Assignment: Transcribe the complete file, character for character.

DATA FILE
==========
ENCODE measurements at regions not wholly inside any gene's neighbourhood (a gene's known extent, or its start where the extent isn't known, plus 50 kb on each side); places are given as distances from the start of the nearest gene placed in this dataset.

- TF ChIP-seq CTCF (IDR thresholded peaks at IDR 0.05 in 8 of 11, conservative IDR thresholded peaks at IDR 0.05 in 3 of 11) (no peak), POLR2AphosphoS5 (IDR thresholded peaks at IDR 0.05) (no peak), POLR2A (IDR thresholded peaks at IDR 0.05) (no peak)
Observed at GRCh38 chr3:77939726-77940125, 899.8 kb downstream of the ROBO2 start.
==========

ENCODE measurements at regions not wholly inside any gene's neighbourhood (a gene's known extent, or its start where the extent isn't known, plus 50 kb on each side); places are given as distances from the start of the nearest gene placed in this dataset.

- TF ChIP-seq CTCF (IDR thresholded peaks at IDR 0.05 in 8 of 11, conservative IDR thresholded peaks at IDR 0.05 in 3 of 11) (no peak), POLR2AphosphoS5 (IDR thresholded peaks at IDR 0.05) (no peak), POLR2A (IDR thresholded peaks at IDR 0.05) (no peak)
Observed at GRCh38 chr3:77939726-77940125, 899.8 kb downstream of the ROBO2 start.